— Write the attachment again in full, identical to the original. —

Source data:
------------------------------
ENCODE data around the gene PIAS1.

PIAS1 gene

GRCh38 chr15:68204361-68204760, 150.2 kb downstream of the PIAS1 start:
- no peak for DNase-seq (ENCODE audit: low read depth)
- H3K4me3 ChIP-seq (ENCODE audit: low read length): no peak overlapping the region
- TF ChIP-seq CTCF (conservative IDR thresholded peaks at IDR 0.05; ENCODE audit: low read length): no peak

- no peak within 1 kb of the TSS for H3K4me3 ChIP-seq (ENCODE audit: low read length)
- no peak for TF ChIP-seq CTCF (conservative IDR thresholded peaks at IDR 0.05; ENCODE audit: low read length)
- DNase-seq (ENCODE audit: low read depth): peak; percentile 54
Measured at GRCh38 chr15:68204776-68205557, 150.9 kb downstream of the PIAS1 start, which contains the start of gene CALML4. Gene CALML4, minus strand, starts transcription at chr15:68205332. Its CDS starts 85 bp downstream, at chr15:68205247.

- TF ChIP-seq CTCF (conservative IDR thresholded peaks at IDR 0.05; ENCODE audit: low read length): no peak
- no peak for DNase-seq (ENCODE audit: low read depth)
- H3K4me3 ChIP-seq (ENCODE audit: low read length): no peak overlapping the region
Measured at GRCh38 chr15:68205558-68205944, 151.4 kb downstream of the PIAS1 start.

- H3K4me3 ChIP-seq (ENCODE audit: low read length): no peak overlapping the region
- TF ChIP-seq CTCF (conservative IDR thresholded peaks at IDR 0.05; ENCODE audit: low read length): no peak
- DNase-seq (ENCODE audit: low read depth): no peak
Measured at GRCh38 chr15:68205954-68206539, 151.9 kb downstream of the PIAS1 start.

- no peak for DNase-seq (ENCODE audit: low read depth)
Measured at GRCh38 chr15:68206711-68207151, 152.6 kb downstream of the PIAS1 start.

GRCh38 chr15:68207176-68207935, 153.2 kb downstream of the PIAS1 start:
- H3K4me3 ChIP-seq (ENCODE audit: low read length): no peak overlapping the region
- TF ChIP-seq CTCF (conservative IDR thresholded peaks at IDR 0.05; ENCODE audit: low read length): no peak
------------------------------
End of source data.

ENCODE data around the gene PIAS1.

PIAS1 gene

GRCh38 chr15:68204361-68204760, 150.2 kb downstream of the PIAS1 start:
- no peak for DNase-seq (ENCODE audit: low read depth)
- H3K4me3 ChIP-seq (ENCODE audit: low read length): no peak overlapping the region
- TF ChIP-seq CTCF (conservative IDR thresholded peaks at IDR 0.05; ENCODE audit: low read length): no peak

- no peak within 1 kb of the TSS for H3K4me3 ChIP-seq (ENCODE audit: low read length)
- no peak for TF ChIP-seq CTCF (conservative IDR thresholded peaks at IDR 0.05; ENCODE audit: low read length)
- DNase-seq (ENCODE audit: low read depth): peak; percentile 54
Measured at GRCh38 chr15:68204776-68205557, 150.9 kb downstream of the PIAS1 start, which contains the start of gene CALML4. Gene CALML4, minus strand, starts transcription at chr15:68205332. Its CDS starts 85 bp downstream, at chr15:68205247.

- TF ChIP-seq CTCF (conservative IDR thresholded peaks at IDR 0.05; ENCODE audit: low read length): no peak
- no peak for DNase-seq (ENCODE audit: low read depth)
- H3K4me3 ChIP-seq (ENCODE audit: low read length): no peak overlapping the region
Measured at GRCh38 chr15:68205558-68205944, 151.4 kb downstream of the PIAS1 start.

- H3K4me3 ChIP-seq (ENCODE audit: low read length): no peak overlapping the region
- TF ChIP-seq CTCF (conservative IDR thresholded peaks at IDR 0.05; ENCODE audit: low read length): no peak
- DNase-seq (ENCODE audit: low read depth): no peak
Measured at GRCh38 chr15:68205954-68206539, 151.9 kb downstream of the PIAS1 start.

- no peak for DNase-seq (ENCODE audit: low read depth)
Measured at GRCh38 chr15:68206711-68207151, 152.6 kb downstream of the PIAS1 start.

GRCh38 chr15:68207176-68207935, 153.2 kb downstream of the PIAS1 start:
- H3K4me3 ChIP-seq (ENCODE audit: low read length): no peak overlapping the region
- TF ChIP-seq CTCF (conservative IDR thresholded peaks at IDR 0.05; ENCODE audit: low read length): no peak